Geographic Tour of American Art History

with an emphasis on representational art



Geographic Tour of American Art History is a catalogue published by Traditional Fine Arts Organization (TFAO) since 2003.

Contents are valuable to educators designing course content, scholars, students and librarians conducting research, plus art lovers everywhere seeking greater understanding of American art. Enjoy!


Summary tour


The Hudson River School is the earliest thematic community of American artists. The Cape Ann art colony is the oldest, most continuously active art colony in America; see Legacy of Cape Ann, by James M. Keny. Cape Ann's long-established art associations are the Rockport Art Association and the North Shore Arts Association, Another important early art center was the Lyme art colony. Further early Eastern art colonies and centers included the Cornish artists' colony, the Cos Cob colony, the Dublin colony, Maine's Monhegan Island Art Colony, the New Hope school of artists, the Ogunquit colony, the Roycroft colony, Shinnecock Hills Summer School of Art, the Byrdcliffe arts & crafts colony, and Woodstock colony.

For more on Eastern artists and art see The Spirit of Inness: Creating an "American School" at the Paris Exposition of 1900, by Diane Pietrucha Fischer; "Art, Cheap and Good": The Art Union in England and the United States, 1840-60, by Joy Sperling; Art and Artists in Connecticut, by Harry Willard French; Maryland artists: 1890-1970; the History of White Mountain Art by John J. Henderson, and White Mountains Artists by Lonnie Dunbier. Crossing into the twentieth century, read about The New York Armory Show of 1913 from TFAO's Historic International Exhibitions and Artists and Art Colonies of Ridgefield, New Jersey by Gail Stavitsky.

For Pennsylvania artists see A Matter of Style: Artistic Influences and Directions in 20th-Century Pennsylvania Painting, by Michael A. Tomor; Art and Industry in Philadelphia: Origins of the Philadelphia School of Design for Women, by Nina de Angeli Walls; Introduction to "Along the Juniata: Thomas Cole and the Dissemination of American Landscape Imagery", by Nancy Siegel, Scenic Views: Painters of the Scalp Level School Revisited and Pennsylvania Painters and the Roots of Realism, both by Judith Hansen O'Toole.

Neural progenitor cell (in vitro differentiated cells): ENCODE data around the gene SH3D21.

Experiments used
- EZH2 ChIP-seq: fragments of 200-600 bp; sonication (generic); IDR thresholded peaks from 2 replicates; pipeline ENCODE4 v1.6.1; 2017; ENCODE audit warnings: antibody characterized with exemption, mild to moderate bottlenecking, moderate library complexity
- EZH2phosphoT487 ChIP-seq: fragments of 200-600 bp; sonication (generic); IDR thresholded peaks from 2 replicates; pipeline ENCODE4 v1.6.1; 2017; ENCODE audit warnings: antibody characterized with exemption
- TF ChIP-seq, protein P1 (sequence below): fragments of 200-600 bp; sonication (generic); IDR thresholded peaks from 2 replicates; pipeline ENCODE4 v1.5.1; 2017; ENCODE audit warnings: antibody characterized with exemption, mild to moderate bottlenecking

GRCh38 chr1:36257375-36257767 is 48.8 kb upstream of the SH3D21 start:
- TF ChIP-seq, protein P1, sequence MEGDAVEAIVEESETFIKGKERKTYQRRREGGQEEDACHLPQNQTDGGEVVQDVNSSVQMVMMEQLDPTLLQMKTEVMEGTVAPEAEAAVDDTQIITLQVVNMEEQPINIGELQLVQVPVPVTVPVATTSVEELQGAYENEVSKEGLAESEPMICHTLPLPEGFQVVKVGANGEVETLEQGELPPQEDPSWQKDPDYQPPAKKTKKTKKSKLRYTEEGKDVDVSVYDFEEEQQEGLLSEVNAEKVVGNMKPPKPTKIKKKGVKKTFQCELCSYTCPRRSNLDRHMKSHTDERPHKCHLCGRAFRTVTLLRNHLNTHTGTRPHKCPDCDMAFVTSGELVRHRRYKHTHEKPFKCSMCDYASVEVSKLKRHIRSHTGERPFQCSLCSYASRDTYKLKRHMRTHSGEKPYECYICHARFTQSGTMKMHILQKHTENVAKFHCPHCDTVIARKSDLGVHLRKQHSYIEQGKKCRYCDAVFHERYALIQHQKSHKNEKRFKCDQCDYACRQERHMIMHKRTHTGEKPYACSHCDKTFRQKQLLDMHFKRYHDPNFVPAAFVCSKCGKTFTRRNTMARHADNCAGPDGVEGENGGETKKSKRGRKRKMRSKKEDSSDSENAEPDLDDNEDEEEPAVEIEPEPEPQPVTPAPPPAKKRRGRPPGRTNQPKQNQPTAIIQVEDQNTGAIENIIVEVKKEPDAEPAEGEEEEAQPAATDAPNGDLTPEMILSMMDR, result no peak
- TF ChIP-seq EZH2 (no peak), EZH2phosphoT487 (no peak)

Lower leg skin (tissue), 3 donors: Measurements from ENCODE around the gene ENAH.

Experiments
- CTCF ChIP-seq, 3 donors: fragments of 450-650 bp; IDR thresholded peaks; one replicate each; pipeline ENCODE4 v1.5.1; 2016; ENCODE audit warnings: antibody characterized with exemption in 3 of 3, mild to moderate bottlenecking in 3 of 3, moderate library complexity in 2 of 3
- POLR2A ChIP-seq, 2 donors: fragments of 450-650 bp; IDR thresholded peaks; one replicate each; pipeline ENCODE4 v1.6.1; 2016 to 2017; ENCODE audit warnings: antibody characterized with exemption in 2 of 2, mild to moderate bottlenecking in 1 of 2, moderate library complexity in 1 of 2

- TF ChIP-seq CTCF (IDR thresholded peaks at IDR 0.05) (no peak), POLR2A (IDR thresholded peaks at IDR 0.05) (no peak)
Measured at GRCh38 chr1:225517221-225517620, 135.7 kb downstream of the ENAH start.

For Indiana art see The Departure, by Martin Krause (the Hoosier artists); A Walk in the Woods: The Art of John Elwood Bundy, by William H. Gerdts covering the Richmond (Indiana) School, and Art and Artists of Indiana, by Mary Quick Burnet. For Ohio art and artists see Ohio Impressionists and Post-Impressionists, by James M. Keny.

Moving towards the Midwest, for Chicago art history see The Palette & Chisel Academy of Fine Arts. For Wisconsin art history see Art Teachers, Art Schools and Art Museums in Early Wisconsin, by Peter C. Merrill; Society of Milwaukee Artists, by Gay Donahue; Wisconsin's New Art Deal, by Mary Michie; Preface to "Foundations of Art in Wisconsin", Prominence in 19th Century Regional Art, Preface / A Century of Artistic Endeavor and Wisconsin Art from Euro-American Settlement to 1950, by Thomas D. Lidtke. For the Arts and Crafts Movement in the Midwest see University City Ceramics: Saint Louis Heritage and the Arts and Crafts Movement. Read about the Prairie Print Makers, a Kansas artists' group founded in the 1930s.

For Southern art history, see Collected Additions: The Morris Museum and Painting in the South, by Estill Curtis Pennington, A Century of Progress: 20th Century Painting in Tennessee, by Celia Walker, A History of Florida Art from 1564 to the Present, and Lost Colony: The Artists of St. Augustine, 1930-1950, by Robert W. Torchia.